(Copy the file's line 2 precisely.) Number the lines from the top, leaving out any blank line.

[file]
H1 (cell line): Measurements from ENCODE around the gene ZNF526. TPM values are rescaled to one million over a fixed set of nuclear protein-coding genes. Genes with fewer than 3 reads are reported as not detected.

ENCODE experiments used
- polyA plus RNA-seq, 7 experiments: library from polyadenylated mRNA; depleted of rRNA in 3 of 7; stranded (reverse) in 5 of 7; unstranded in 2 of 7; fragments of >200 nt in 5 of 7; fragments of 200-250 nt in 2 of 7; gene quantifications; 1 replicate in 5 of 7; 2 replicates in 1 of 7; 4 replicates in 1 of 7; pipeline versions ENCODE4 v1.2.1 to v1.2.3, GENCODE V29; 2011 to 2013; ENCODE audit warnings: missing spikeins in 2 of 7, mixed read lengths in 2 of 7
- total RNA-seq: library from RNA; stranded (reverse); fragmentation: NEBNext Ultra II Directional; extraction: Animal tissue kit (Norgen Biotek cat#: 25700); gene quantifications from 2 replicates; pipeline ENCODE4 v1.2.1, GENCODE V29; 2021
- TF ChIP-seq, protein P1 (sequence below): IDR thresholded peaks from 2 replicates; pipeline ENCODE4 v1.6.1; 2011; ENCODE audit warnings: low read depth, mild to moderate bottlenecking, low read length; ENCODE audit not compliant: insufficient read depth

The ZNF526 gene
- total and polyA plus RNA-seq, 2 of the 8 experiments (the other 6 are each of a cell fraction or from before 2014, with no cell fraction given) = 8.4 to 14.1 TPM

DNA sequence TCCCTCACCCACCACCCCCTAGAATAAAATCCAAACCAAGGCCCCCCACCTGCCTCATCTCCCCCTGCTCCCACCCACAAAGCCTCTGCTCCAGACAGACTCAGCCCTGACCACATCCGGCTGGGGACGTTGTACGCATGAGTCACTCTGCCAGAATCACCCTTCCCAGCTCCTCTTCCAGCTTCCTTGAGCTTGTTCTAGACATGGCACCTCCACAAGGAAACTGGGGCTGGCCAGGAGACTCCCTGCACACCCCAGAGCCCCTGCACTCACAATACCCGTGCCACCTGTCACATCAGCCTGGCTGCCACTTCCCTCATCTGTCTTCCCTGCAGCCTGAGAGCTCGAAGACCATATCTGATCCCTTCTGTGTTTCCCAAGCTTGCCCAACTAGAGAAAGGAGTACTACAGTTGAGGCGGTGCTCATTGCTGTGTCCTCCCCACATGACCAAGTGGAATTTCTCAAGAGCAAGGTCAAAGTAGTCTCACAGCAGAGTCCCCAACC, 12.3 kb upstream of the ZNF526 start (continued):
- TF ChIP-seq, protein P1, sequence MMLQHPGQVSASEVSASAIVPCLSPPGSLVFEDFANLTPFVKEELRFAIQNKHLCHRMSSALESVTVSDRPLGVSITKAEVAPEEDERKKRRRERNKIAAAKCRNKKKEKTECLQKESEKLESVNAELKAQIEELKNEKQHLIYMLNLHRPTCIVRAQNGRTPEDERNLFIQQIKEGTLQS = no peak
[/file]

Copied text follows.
ENCODE experiments used